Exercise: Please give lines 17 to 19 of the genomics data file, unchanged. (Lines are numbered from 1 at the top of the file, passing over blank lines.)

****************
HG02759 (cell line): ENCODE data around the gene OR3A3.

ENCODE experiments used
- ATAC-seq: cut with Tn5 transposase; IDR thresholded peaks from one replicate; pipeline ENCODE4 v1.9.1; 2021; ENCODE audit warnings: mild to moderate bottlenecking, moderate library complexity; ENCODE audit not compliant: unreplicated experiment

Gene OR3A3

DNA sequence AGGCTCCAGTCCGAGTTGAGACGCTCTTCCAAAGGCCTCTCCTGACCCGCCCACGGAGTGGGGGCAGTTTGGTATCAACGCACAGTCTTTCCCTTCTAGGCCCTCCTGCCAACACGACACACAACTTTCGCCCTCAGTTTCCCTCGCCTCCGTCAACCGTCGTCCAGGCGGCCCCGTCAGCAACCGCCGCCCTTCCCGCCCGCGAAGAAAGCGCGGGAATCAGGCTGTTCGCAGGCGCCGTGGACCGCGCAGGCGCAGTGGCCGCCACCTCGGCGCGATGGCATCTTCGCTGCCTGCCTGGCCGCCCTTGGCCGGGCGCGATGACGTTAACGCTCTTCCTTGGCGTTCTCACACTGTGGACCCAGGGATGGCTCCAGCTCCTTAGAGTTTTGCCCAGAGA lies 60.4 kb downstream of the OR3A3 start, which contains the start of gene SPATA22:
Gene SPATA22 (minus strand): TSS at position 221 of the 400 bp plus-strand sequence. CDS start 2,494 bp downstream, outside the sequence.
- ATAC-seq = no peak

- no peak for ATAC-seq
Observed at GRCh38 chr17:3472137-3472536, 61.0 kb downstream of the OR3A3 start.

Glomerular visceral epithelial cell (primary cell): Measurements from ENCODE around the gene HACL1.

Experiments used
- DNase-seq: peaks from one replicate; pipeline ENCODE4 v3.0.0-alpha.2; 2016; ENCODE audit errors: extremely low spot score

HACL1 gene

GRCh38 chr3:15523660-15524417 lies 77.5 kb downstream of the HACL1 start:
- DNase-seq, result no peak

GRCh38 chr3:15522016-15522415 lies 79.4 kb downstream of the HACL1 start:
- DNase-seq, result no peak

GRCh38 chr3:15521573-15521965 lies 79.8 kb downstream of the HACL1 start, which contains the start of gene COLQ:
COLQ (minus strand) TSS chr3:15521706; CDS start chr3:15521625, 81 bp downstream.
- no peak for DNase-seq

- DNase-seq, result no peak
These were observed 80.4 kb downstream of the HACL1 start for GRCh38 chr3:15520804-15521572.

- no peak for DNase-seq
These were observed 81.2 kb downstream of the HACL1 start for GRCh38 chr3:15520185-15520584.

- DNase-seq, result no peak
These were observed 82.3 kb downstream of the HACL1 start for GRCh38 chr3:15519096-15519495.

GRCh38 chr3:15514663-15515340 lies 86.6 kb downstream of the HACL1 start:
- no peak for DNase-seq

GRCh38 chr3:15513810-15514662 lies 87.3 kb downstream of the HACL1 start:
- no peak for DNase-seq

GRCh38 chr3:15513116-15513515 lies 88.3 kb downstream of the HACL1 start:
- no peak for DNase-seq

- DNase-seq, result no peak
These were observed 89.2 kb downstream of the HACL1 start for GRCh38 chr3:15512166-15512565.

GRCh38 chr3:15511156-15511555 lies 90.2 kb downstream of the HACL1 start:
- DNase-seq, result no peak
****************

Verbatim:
- DNase-seq, result no peak

GRCh38 chr3:15521573-15521965 lies 79.8 kb downstream of the HACL1 start, which contains the start of gene COLQ:
COLQ (minus strand) TSS chr3:15521706; CDS start chr3:15521625, 81 bp downstream.